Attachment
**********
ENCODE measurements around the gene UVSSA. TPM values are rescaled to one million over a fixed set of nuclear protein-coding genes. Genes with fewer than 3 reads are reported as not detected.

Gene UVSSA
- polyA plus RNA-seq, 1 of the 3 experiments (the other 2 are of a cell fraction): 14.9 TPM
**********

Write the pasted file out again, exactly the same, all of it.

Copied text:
ENCODE measurements around the gene UVSSA. TPM values are rescaled to one million over a fixed set of nuclear protein-coding genes. Genes with fewer than 3 reads are reported as not detected.

Gene UVSSA
- polyA plus RNA-seq, 1 of the 3 experiments (the other 2 are of a cell fraction): 14.9 TPM